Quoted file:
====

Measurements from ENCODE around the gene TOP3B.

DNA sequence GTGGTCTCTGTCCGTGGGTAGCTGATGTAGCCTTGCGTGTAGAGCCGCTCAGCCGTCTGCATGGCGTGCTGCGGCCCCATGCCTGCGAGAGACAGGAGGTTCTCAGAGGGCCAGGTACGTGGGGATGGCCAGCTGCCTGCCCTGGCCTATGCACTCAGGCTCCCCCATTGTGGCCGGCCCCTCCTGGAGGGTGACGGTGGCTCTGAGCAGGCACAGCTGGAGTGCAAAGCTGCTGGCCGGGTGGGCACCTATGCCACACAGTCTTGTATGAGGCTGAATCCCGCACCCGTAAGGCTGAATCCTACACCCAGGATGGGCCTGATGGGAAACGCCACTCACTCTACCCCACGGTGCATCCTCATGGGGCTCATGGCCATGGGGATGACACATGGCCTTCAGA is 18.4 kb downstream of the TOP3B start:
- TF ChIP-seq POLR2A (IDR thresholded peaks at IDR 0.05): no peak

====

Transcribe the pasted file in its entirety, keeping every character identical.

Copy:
Measurements from ENCODE around the gene TOP3B.

DNA sequence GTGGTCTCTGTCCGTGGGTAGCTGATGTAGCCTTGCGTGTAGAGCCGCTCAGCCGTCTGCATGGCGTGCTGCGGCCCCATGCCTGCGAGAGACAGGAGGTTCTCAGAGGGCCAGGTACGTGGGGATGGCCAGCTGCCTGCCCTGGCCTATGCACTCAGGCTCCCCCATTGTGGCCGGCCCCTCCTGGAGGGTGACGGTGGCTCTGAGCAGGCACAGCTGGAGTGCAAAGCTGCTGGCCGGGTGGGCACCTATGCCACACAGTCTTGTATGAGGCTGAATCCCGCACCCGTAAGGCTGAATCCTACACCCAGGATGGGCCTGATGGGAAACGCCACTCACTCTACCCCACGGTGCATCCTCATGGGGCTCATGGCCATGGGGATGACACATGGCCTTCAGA is 18.4 kb downstream of the TOP3B start:
- TF ChIP-seq POLR2A (IDR thresholded peaks at IDR 0.05): no peak